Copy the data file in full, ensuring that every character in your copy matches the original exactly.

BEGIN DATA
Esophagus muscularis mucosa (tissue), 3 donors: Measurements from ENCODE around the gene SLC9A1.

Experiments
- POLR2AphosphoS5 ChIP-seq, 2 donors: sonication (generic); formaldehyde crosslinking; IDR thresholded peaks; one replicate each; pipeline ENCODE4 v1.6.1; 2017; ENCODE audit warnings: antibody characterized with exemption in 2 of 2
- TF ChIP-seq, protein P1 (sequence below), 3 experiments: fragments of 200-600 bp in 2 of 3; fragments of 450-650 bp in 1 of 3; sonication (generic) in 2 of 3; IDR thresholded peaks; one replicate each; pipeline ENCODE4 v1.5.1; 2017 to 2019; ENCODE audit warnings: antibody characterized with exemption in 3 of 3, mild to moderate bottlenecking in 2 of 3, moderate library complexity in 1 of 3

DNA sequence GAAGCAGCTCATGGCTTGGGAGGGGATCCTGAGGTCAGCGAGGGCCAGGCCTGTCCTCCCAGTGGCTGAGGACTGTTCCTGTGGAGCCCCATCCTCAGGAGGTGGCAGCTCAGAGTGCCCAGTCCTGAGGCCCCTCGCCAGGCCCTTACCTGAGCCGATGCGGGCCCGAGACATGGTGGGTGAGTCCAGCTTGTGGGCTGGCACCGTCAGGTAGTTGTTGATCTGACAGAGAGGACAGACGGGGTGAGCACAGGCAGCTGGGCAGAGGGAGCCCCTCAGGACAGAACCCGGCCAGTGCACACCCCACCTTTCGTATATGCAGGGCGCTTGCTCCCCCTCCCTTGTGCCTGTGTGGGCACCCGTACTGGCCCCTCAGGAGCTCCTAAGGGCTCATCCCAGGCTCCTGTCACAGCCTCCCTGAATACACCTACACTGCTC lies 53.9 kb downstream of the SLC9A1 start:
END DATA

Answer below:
Esophagus muscularis mucosa (tissue), 3 donors: Measurements from ENCODE around the gene SLC9A1.

Experiments
- POLR2AphosphoS5 ChIP-seq, 2 donors: sonication (generic); formaldehyde crosslinking; IDR thresholded peaks; one replicate each; pipeline ENCODE4 v1.6.1; 2017; ENCODE audit warnings: antibody characterized with exemption in 2 of 2
- TF ChIP-seq, protein P1 (sequence below), 3 experiments: fragments of 200-600 bp in 2 of 3; fragments of 450-650 bp in 1 of 3; sonication (generic) in 2 of 3; IDR thresholded peaks; one replicate each; pipeline ENCODE4 v1.5.1; 2017 to 2019; ENCODE audit warnings: antibody characterized with exemption in 3 of 3, mild to moderate bottlenecking in 2 of 3, moderate library complexity in 1 of 3

DNA sequence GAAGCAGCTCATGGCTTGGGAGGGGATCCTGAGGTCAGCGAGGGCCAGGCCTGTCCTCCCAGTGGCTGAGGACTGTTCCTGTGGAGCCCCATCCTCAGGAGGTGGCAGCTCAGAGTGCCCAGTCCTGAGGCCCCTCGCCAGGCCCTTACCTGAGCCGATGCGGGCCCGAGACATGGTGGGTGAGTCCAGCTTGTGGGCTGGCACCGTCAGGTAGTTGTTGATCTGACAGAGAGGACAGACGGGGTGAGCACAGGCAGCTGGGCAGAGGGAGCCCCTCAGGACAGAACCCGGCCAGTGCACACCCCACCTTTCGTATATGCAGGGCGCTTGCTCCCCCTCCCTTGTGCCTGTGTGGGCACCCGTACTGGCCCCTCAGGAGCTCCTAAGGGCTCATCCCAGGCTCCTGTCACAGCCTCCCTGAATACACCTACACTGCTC lies 53.9 kb downstream of the SLC9A1 start: